#JesuisSaxAppeal: Has the RAG mag crossed the line again?


It is that time of the year again, when students at the University of Cape Town (UCT) get heavily drunk and take to the streets of Cape Town to sell SAX Appeal Magazine. This age-old tradition is part of UCT RAG’s fundraising – selling the satirical magazine to as many people as possible overnight and in the wee hours of the morning to raise money for Shawco, a health and welfare charity organisation run by students.

This year, the festivities took place at Mzoli’s – a popular bar in Gugulethu that is frequented by students during UCT’s orientation week. After a night of partying, students took to the street to sell this year’s magazine, themed “50 Shades of Sax”, a reference to erotic romance novel-turned-film 5o Shades of Grey. The cover depicts a white man, a Mr Grey lookalike, holding a whip while overlooking the Cape Town townships.



Although the overall reaction to the cover is one of pride and approval, not everyone was sold on this “satirical” cover.

This is not the magazine’s first controversial or offensive cover. In 2009, there was an uproar about cartoons featured in the magazine that were deemed blasphemous towards Christianity, including a cartoon of a woman with her legs lifted up shouting “Pervert!”, with the caption “God sees everything”.

It’s strange that a magazine that raises funds for Shawco, an organisation that operates predominantly in townships, would use such an image on its cover.

In recent months UCT has also come under fire for the lack of transformation within the institution and then this happens.

What do you make of the Sax Appeal magazine cover? Let us know in the comments section below!

– Images via @UCTRadio and @DuncanPatrick98 on Twitter


  1. Sax has done it again, famous for stirring the pot and getting the hairs up on people’s backs! I think in true brilliance this cover and contents is everything that sax stands for and uct should be proud to back the 2015 edition. The magazine is aimed at making people think for themselves to formulate their own opinion, to bring taboo topics to the for front of conversation. I think this article clearly underestimates the value (not to mention monetary value given back to underprivileged areas around cape town) of sax appeal. It is a tool promoting progressive thinking! The comments made above seem to be spoken from a place of ego and attention seeking. If you feel so strongly about the cover choose not to buy it! Choose not to read it! But make an active choice to commit to your own opinion. Instead of a pathetically reducing something that is good and harmless to yet another “race” debate, that line of argument is boring and apathetic, it is old news. Get over it ! Turn over the front cover to the first page where you will find a condom attached to it! Talk about that rather!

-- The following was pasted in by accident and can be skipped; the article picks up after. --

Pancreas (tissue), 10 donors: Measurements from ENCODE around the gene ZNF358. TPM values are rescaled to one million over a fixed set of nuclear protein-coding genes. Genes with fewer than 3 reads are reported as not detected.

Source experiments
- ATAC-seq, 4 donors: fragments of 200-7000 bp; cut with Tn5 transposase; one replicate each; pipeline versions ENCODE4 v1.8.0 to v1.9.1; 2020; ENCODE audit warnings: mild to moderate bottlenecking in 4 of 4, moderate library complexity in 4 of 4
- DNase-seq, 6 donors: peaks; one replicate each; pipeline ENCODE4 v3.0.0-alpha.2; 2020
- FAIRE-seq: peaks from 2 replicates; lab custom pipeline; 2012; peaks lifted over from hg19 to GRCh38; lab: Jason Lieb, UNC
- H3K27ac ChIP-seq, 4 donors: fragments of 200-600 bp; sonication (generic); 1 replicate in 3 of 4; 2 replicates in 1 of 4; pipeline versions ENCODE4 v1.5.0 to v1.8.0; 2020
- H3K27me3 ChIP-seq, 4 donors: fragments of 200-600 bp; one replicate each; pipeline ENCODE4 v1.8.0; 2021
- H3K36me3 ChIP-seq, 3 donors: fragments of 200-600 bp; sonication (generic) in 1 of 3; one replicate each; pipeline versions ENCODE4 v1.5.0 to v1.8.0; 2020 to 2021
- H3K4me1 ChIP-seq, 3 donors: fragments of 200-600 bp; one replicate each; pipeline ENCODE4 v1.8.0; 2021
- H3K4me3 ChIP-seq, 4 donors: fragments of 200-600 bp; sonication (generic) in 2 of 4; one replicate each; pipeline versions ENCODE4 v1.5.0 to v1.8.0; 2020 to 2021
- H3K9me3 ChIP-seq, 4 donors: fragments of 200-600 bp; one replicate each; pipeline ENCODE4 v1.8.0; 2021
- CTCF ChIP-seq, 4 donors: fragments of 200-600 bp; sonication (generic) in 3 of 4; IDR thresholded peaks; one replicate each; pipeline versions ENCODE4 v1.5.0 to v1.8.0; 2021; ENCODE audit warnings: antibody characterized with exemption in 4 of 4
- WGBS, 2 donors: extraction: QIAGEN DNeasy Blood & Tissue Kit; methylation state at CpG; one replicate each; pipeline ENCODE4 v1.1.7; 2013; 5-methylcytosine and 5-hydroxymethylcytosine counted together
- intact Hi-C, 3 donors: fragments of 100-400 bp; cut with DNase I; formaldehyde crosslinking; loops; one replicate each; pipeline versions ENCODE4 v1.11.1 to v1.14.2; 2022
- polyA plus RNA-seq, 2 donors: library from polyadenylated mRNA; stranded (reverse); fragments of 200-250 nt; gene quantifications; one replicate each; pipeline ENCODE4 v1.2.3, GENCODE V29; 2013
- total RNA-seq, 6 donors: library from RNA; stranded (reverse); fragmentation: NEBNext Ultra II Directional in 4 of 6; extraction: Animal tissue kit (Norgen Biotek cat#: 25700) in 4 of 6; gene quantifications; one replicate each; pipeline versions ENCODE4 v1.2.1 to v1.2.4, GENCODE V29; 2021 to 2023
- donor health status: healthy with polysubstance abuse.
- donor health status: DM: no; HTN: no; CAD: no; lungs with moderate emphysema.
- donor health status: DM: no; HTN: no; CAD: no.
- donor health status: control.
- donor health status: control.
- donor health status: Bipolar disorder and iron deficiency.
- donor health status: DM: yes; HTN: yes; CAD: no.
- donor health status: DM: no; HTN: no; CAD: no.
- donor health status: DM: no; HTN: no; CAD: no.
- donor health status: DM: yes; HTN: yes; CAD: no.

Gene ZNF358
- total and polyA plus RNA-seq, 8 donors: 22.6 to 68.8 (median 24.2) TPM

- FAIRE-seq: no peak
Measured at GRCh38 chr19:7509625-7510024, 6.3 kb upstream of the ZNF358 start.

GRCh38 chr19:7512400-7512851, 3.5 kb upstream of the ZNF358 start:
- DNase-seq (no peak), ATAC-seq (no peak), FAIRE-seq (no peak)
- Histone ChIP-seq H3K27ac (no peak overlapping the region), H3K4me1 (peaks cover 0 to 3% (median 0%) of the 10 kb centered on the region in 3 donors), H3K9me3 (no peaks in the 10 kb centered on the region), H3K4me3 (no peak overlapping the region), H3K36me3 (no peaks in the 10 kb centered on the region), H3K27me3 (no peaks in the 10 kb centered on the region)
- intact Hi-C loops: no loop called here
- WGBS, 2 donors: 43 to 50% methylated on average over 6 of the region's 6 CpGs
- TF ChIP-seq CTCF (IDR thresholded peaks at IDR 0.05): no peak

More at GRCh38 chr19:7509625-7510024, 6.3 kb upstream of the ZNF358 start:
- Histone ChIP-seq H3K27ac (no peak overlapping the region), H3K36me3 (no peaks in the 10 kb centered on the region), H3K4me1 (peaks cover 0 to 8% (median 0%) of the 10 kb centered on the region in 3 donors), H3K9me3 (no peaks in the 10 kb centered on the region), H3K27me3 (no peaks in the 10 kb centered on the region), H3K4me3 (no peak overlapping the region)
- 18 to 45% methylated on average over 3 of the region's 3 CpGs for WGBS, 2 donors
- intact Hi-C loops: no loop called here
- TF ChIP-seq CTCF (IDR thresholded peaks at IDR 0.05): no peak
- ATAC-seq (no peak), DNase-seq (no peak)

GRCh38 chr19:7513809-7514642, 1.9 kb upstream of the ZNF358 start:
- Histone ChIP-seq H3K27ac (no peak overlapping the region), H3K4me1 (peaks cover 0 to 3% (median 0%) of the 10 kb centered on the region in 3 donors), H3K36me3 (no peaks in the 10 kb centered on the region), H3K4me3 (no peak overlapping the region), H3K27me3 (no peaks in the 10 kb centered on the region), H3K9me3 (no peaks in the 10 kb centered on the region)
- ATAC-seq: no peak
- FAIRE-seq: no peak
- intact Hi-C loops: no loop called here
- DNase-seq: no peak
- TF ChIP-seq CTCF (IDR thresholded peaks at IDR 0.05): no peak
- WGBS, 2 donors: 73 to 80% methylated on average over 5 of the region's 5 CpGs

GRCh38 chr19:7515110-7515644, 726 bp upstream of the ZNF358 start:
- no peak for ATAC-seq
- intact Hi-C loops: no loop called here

On behalf of the SAX Appeal Editorial Team, we regret the hurt caused by this year’s cover photo.
    We understand the concern about what is perceived by some as racist or patronizing undertones of the image; but we would like to state unequivocally that our intention was not to make light of racism or to humiliate its victims.
    Our intention was to open up discussion about the problematic power relations in South Africa. The legacy of apartheid has left a tragic divide between rich and poor, black and white, rural and urban – a divide that is still perpetuated daily. Just as the themes of 50 Shades of Grey allude to power dynamics in sex, our hope with 50 Shades of SAX was to discuss the other power dynamics that still pervade our society. Even though the privileged no longer oppress the underprivileged daily with batons or whips, we hoped that the cover image would inspire discussion about the secretive, underhand ways in which the privileged still get their way. These issues, including those within the magazine, such as the discussion around homophobia in Islam, the psychiatric profile of God and of golf being representational of white privilege, were included in the magazine to bring about such discussion.
    In this way, SAX 2015 has taken a very different turn compared to previous editions. Sensitive topics were not written about to ridicule the marginalized or disadvantaged but to induce meaningful discussion about these topics. These are issues that we did not think we could avoid discussing, but if we missed the mark in our attempt at discussion, we regret the effect that this has caused.
    We hope that this perspective might add to the debate that has been sparked on social media and that it might point it in a direction that is critical and constructive around issues of race and socioeconomics


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